- Associated Press - Saturday, May 2, 2015

MARSHFIELD, Wis. (AP) - Marshfield’s Brendan Langjahr didn’t understand why it had to be so complicated.

The 17-year-old knew that kids in Marshfield were going hungry. He knew programs help ensure they are fed while in school, but not after classes.

Why not put together a plan to ensure those hungry kids get something to eat after school, too?

“It wasn’t that hard,” Langjahr told News-Herald Media (https://mnhne.ws/1GJWVZu ). The idea for Snackpacks for Kids took root when he was participating in the city’s Youth Net Program, a development club for children ages 8 to 18 who receive homework help, peer mentoring and recreational activities after school.

“From when I went to Youth Net, I knew there were kids who were poor and the parents weren’t home and sometimes the food wasn’t there. These kids needed something to eat,” Langjahr said.

His experiences at Youth Net, combined with his work volunteering at the St. Vincent de Paul food pantry where he stocked the shelves with packs of applesauce, jars of peanut butter and boxes of crackers, inspired Langjahr to form a plan.

“I wanted to put stuff, like what we have at the food pantry, in backpacks for kids. It needed to be stuff that was easy to eat, like little containers of applesauce and peanut butter sandwiches. Something they could do by themselves and not need a parent to help,” he said.

Snackpacks for Kids was his brainchild. He distributed 315 backpacks of food to 60 kids from April 2013 through February 2014, all through the Youth Net program that serves students in Marshfield School District.

“If kids could take home a backpack filled with snack stuff, they’d have food to eat,” Langjahr said.

When Langjahr conceived, planned and developed Snackpacks for Kids for his Eagle Scout project, he didn’t just propose a solution for feeding school children, the teenager took action, said Barry Wolfgram, a former Scout leader who mentored Langjahr during his project.

“I have seen many Eagle Projects and while all meet the requirements, only a handful, Brendan’s included, moved past a service project and took it to the next level of a take-action project,” Wolfgram said.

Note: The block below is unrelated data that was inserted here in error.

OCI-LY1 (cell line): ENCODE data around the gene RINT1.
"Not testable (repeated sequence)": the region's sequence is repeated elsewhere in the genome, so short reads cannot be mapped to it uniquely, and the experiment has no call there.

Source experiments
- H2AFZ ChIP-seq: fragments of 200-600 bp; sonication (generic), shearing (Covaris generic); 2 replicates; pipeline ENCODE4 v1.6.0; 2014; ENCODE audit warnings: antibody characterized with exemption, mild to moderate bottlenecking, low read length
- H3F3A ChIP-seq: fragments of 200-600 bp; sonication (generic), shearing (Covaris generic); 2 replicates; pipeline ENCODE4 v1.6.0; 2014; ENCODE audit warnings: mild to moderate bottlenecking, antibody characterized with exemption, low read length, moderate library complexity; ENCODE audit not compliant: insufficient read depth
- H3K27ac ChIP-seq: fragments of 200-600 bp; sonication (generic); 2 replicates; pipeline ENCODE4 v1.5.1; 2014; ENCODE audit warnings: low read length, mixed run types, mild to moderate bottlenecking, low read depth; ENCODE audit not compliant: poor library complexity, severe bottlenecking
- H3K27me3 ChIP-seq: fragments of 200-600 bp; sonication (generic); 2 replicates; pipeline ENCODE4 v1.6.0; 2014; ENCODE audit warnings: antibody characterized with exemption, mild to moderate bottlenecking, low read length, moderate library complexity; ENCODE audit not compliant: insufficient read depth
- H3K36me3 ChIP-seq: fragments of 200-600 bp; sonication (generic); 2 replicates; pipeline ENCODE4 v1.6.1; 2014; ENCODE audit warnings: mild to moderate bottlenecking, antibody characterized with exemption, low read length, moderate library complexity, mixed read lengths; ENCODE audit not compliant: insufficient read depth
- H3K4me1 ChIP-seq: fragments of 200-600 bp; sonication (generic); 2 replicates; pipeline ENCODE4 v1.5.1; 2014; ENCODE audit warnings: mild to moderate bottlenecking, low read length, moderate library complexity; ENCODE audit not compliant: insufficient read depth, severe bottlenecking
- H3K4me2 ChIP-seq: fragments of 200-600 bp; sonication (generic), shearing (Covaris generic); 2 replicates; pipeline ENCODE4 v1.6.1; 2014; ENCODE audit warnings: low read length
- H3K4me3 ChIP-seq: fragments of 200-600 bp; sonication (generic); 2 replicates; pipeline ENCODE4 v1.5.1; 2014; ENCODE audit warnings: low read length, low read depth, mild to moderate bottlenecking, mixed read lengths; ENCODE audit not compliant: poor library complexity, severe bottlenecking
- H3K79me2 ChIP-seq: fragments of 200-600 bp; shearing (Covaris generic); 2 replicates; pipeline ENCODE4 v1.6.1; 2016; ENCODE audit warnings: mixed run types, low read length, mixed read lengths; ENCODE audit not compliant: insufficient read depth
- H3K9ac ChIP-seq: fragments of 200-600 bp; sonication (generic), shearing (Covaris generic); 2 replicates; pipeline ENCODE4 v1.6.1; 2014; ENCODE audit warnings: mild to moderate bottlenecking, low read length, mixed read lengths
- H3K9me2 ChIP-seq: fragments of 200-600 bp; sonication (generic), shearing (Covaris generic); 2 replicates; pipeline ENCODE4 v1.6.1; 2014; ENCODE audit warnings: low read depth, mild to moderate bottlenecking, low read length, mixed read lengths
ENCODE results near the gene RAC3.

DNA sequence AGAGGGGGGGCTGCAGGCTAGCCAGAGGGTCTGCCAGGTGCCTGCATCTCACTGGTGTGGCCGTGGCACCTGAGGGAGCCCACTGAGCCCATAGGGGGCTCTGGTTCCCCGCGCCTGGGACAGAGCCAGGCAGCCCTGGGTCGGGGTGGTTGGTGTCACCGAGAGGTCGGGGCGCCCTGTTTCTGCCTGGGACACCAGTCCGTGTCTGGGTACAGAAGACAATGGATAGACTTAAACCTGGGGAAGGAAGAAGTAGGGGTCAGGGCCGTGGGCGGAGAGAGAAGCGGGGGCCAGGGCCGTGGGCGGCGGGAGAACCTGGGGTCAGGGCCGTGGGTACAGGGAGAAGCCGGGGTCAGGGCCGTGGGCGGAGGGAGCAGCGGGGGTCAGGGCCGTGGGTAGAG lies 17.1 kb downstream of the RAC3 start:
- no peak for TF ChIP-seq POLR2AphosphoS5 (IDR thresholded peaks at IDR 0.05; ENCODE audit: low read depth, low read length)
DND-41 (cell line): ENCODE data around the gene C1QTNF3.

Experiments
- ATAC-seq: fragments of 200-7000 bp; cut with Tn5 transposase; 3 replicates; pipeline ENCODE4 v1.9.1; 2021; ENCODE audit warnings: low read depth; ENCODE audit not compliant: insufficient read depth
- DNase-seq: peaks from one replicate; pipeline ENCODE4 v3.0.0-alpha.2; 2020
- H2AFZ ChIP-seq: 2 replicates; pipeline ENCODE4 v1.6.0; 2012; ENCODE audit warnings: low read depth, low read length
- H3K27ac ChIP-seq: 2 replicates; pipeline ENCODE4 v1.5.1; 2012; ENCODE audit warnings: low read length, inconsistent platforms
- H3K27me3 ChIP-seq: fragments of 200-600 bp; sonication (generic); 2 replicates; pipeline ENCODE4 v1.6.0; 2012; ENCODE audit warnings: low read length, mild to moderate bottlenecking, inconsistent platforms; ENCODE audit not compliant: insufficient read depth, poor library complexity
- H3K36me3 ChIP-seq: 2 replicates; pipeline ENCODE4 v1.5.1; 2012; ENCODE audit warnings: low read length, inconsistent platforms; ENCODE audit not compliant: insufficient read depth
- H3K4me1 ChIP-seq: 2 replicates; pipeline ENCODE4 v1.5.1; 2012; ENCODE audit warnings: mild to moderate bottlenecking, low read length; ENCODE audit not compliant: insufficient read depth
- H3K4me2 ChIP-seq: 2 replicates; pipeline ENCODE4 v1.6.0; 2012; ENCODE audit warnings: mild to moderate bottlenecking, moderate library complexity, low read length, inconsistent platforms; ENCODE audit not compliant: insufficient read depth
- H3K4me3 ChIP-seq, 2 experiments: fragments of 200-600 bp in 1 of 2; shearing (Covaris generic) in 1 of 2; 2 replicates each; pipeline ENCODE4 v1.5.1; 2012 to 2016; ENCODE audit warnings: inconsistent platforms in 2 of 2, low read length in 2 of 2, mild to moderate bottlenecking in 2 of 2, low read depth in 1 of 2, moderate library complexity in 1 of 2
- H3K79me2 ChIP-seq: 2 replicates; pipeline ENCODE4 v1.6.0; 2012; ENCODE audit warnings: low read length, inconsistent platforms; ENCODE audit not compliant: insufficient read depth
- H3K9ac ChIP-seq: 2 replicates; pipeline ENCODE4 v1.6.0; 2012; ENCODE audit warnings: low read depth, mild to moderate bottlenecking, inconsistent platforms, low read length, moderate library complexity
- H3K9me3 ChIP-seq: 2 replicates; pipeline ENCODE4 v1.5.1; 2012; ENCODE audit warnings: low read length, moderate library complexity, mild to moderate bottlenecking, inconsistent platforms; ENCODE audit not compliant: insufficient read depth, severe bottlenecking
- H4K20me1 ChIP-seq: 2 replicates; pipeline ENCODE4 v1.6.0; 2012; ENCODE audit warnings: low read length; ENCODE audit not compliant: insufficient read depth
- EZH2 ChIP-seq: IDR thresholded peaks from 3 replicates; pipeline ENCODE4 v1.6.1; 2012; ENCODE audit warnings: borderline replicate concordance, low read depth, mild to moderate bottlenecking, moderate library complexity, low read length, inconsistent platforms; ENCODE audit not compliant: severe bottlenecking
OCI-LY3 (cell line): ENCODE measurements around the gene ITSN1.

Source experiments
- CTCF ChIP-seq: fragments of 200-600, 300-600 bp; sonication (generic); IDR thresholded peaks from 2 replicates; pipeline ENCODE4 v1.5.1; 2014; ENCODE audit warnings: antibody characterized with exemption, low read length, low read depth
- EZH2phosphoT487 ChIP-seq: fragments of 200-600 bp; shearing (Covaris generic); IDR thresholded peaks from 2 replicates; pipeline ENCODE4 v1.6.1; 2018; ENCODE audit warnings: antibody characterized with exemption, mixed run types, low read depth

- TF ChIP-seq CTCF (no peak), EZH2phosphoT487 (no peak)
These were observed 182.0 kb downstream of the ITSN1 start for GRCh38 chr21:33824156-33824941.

Langjahr was honored as an Eagle Scout during a ceremony last month with Wolfgram, family and friends in attendance at Wesley United Methodist Church. Brendan is a member of Boy Scout Troop 381.

The Marshfield Area United Way was in the conceptual phases of developing Nutrition on Weekends when it learned about Snackpacks for Kids. In September 2013, United Way launched Nutrition on Weekends, which expanded on Langjahr’s initial concept.

“Brendan saw a need and worked to fill the need. What I found interesting is that adults had wanted to start a project like this for years. It took a 15-year-old boy to show them it could be done and scale to the whole town,” Wolfgram said.

While Snackpacks were distributed at Youth Net, Nutrition on Weekends targets all at-risk school children throughout the district with a backpack of food supplies for an entire weekend, said Paula Jero, United Way director. It is a collaboration between the district, Society of St. Vincent de Paul, Marshfield Area Community Foundation and United Way.

“Having another source of food to eat helps children to be in a better state for going back to school on Monday, and it also takes some of the worry out of it for children,” Jero said.

“The cool thing about this young man is he was able to recognize that this is a need and he moved forward with it,” Jero said.

Langjahr’s project is a demonstration of the drive and compassion that characterize him, said Randy Neve, Youth Net director.

“It amazed Youth Net staff how dedicated and reliable this young man was. He came down to Youth Net every Friday and packed at least a dozen backpacks with healthy foods for kids. He definitely understands what is means to have a commitment to the community,” Neve said.

Those are characteristics that might come in handy as Langjahr pursues college and a career as a teacher.

“I struggled with dyslexia, reading issues, a speech impediment and my parents divorced. I worked with some awesome Scout leaders, parents at scouting meetings, tutors at Youth Net and teachers in school who took the time to not only teach me, but to help me accomplish my goals,” he said.

“I would like to give back by helping kids who struggled just like me, by becoming an inspiring teacher,” he said.

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Information from: News-Herald Media, https://www.marshfieldnewsherald.com

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